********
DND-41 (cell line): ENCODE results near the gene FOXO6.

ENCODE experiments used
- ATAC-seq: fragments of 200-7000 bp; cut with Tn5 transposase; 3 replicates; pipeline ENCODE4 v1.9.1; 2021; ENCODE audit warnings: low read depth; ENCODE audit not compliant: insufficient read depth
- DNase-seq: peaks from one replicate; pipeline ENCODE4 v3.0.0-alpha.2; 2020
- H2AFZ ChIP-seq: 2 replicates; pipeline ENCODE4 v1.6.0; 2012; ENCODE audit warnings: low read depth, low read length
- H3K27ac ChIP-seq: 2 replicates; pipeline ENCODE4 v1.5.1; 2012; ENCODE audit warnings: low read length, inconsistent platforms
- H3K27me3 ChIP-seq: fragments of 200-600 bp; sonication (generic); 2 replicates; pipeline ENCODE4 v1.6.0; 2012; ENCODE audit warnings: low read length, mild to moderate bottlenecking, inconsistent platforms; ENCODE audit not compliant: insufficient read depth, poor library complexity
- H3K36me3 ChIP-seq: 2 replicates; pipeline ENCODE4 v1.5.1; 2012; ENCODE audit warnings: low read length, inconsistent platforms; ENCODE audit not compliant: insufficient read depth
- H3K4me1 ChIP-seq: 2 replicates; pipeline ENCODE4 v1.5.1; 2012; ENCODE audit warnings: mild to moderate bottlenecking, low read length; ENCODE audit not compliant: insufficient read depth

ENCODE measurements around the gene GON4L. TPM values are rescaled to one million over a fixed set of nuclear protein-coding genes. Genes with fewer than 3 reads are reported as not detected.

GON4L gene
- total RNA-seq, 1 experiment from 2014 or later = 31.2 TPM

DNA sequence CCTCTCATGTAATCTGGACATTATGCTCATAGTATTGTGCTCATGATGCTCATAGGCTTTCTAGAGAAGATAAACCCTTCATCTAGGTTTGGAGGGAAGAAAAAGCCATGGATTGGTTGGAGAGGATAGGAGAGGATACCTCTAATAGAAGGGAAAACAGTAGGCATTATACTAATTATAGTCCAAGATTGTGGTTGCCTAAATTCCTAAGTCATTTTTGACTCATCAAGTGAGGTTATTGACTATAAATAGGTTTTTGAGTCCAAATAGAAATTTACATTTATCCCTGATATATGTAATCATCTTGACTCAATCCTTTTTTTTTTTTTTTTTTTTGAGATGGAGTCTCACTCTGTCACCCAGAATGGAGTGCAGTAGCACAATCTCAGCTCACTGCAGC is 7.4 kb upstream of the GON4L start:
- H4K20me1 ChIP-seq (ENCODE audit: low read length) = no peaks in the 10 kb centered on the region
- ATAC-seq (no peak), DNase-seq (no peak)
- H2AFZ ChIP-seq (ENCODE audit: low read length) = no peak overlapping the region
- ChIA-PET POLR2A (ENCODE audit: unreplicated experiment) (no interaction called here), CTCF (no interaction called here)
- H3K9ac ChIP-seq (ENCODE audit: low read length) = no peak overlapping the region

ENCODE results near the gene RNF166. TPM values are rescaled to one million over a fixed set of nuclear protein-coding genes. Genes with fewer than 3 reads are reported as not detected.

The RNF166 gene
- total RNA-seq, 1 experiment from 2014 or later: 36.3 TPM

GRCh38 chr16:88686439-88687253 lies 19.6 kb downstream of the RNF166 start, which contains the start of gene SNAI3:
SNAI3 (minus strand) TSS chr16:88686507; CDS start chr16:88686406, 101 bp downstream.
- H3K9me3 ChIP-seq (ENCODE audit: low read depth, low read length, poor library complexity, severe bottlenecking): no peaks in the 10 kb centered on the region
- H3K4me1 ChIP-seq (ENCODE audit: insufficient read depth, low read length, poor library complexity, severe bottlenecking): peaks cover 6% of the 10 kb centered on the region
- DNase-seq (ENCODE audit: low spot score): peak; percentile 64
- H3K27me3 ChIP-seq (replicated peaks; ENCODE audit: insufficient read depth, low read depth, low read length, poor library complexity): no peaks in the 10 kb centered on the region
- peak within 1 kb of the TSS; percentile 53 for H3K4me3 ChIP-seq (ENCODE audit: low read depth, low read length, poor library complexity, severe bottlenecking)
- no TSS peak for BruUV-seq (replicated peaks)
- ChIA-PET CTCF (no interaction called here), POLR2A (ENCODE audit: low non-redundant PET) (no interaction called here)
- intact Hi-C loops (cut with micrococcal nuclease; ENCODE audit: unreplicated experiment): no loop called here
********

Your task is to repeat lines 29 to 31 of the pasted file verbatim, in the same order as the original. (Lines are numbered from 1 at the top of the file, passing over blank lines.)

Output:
- no TSS peak for BruUV-seq (replicated peaks)
- ChIA-PET CTCF (no interaction called here), POLR2A (ENCODE audit: low non-redundant PET) (no interaction called here)
- intact Hi-C loops (cut with micrococcal nuclease; ENCODE audit: unreplicated experiment): no loop called here